Narrating Violence in Post-9/11 Action Cinema

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Title
Terrorist Narratives, Cinematic Narration, and Referentiality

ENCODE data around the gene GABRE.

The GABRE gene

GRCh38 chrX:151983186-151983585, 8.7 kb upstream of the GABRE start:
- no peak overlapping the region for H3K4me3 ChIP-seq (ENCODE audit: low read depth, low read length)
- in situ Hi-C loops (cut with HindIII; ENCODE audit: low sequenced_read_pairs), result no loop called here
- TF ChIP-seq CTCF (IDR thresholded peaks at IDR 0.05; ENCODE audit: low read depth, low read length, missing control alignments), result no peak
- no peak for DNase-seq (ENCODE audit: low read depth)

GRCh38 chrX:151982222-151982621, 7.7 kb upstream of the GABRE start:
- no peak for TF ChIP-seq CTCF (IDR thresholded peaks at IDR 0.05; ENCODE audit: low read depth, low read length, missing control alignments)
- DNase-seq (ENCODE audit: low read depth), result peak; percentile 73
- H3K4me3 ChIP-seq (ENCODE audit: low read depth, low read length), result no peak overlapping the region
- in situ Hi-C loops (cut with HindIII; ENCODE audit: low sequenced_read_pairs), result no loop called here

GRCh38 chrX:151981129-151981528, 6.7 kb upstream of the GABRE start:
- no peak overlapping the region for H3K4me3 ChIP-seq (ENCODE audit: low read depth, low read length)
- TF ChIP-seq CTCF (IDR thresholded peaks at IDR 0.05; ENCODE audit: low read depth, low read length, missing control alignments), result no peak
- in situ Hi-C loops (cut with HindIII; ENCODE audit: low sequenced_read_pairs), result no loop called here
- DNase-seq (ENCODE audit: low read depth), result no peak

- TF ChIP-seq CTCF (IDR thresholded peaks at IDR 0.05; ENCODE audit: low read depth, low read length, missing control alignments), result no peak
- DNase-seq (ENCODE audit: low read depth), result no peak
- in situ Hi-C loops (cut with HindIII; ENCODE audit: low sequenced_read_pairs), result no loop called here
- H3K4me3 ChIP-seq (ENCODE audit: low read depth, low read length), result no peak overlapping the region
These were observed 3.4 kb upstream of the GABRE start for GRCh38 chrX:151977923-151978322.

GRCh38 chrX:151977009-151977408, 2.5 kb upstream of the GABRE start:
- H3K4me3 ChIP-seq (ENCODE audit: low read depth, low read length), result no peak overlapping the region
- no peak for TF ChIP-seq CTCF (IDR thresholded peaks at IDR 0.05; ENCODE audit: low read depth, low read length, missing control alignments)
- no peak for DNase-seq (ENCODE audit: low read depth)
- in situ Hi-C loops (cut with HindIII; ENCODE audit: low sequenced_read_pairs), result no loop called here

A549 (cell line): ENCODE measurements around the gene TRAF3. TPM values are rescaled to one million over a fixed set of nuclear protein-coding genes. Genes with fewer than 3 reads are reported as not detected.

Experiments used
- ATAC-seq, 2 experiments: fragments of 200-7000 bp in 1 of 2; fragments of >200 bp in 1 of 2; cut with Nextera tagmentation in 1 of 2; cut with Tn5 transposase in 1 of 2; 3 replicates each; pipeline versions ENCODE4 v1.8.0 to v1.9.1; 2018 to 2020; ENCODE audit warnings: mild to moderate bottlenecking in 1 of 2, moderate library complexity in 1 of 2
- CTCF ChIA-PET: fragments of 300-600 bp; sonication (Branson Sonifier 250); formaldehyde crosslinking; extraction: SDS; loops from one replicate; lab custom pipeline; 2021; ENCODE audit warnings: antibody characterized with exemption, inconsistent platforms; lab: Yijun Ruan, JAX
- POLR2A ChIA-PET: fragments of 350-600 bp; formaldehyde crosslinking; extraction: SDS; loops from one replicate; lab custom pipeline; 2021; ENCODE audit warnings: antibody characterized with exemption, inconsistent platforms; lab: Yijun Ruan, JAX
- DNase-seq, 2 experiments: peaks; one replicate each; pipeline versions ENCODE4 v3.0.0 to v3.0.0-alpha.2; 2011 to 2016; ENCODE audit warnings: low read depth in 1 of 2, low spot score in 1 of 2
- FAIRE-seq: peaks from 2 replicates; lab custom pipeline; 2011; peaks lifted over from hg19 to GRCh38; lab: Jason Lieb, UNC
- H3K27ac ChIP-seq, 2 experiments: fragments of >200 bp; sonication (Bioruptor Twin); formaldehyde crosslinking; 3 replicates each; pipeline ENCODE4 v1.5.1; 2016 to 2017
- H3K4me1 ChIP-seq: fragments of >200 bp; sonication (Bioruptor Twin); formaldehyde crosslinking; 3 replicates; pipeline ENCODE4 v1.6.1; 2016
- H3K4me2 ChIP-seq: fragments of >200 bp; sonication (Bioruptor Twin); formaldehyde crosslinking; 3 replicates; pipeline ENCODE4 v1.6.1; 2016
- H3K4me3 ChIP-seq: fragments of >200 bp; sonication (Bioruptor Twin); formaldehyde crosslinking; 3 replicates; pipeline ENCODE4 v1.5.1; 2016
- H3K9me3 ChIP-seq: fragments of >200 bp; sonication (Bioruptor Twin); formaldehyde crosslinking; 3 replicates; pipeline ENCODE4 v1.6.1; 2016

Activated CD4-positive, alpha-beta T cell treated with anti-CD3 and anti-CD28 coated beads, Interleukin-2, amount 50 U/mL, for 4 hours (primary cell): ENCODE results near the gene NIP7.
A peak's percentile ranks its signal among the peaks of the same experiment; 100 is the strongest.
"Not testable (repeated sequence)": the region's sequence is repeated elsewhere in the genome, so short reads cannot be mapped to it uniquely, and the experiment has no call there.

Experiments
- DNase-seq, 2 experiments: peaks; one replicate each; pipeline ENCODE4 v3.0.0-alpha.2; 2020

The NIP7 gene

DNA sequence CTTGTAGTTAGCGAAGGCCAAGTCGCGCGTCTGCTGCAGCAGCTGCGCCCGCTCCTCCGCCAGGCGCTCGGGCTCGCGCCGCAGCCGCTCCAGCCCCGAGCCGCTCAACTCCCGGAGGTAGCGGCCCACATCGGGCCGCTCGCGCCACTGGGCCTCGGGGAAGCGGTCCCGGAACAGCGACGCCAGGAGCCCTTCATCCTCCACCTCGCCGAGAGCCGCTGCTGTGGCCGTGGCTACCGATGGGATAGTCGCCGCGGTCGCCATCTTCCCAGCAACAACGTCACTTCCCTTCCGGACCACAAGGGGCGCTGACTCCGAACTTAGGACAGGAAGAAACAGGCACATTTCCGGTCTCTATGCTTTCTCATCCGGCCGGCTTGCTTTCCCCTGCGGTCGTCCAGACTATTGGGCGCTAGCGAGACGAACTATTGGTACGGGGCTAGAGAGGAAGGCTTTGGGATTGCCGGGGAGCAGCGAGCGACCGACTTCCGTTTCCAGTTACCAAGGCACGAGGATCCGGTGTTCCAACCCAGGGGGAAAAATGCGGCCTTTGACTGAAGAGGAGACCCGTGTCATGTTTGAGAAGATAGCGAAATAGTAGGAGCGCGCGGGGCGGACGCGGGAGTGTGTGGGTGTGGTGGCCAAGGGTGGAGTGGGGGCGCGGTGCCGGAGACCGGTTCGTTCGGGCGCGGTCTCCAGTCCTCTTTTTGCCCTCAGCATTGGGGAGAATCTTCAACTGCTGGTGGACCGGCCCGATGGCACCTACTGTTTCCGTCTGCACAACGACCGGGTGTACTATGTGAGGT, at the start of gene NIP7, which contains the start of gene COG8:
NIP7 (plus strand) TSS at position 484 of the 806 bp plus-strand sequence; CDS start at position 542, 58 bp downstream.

This work discusses the way in which action movies have responded to the visual and narrative challenge of depicting terrorist violence after 9/11, when the spectacular representation of terrorist violence ? and by extension the consumers of these imagers ? was considered as complicit behaviour. If terrorism is theatre, who goes to see the show? A close-reading of exemplary movies (V for Vendetta, Munich, and Children of Men) concentrates on three key aspects: How is terrorist violence justified, especially in comparison to other forms of violence? How is the audience implicitly positioned? And finally, what is the role and scope of the films? visual short-cuts, iconic ?real? images such as those from the Abu Ghraib prison? The results reaffirm popular movies' power of working through traumatic events as well as their capacity to articulate a valid political critique. Instead of inventing or preceding real acts of violence, cinema can document, witness, and encourage the spectator to explore unorthodox viewing positions and moral dilemma. This interdisciplinary work is addressed to students of Philosophy, the Humanities, Cinema, American, or Cultural Studies as well as to the interested public.